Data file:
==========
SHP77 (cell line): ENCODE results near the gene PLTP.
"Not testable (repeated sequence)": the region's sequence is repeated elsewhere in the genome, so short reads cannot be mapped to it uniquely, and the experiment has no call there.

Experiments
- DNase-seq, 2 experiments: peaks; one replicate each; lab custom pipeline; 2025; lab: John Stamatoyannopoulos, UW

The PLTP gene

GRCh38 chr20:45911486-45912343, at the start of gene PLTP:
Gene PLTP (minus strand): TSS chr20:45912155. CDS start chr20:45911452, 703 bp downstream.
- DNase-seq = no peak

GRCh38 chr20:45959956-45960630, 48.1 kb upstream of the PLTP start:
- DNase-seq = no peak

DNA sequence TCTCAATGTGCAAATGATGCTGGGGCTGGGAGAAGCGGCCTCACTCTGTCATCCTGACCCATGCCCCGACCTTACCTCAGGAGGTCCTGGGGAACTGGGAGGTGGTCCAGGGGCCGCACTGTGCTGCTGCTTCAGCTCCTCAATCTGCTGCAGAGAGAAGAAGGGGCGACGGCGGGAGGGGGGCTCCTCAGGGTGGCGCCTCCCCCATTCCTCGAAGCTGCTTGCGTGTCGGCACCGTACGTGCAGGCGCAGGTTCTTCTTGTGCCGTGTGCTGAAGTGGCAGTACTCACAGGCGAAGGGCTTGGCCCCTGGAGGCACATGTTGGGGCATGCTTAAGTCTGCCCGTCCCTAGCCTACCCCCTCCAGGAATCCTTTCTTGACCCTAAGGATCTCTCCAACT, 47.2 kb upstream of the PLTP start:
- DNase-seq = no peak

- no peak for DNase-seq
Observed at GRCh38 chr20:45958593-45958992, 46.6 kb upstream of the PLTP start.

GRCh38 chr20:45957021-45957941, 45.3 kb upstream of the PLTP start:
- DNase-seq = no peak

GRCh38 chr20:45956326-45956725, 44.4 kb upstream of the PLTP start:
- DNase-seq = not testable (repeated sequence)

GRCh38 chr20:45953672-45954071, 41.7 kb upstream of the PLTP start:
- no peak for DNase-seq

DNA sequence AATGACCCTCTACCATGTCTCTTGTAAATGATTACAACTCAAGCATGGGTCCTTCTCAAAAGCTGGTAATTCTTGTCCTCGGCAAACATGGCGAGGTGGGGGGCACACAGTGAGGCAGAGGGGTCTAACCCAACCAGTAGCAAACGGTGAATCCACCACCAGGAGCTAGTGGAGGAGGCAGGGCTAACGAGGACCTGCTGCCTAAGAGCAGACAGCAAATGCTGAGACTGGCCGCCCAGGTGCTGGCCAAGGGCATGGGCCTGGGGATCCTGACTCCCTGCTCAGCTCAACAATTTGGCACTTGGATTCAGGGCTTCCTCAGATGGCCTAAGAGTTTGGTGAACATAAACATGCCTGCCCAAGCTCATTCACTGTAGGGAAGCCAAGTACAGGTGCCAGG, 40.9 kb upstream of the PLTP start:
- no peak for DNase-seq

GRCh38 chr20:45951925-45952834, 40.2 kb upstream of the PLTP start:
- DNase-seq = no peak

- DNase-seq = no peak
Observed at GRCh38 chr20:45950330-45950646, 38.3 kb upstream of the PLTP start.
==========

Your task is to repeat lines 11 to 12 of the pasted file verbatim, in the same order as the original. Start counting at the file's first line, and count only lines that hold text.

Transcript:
DNA sequence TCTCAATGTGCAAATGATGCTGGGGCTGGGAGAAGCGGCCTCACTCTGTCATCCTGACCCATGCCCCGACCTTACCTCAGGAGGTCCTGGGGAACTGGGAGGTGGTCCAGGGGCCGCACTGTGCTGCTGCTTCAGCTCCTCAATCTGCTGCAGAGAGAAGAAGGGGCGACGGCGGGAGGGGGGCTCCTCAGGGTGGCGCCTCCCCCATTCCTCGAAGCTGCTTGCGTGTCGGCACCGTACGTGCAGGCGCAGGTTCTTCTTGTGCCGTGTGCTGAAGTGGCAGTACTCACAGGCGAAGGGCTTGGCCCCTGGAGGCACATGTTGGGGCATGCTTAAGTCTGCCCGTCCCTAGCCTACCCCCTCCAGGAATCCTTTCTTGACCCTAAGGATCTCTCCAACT, 47.2 kb upstream of the PLTP start:
- DNase-seq = no peak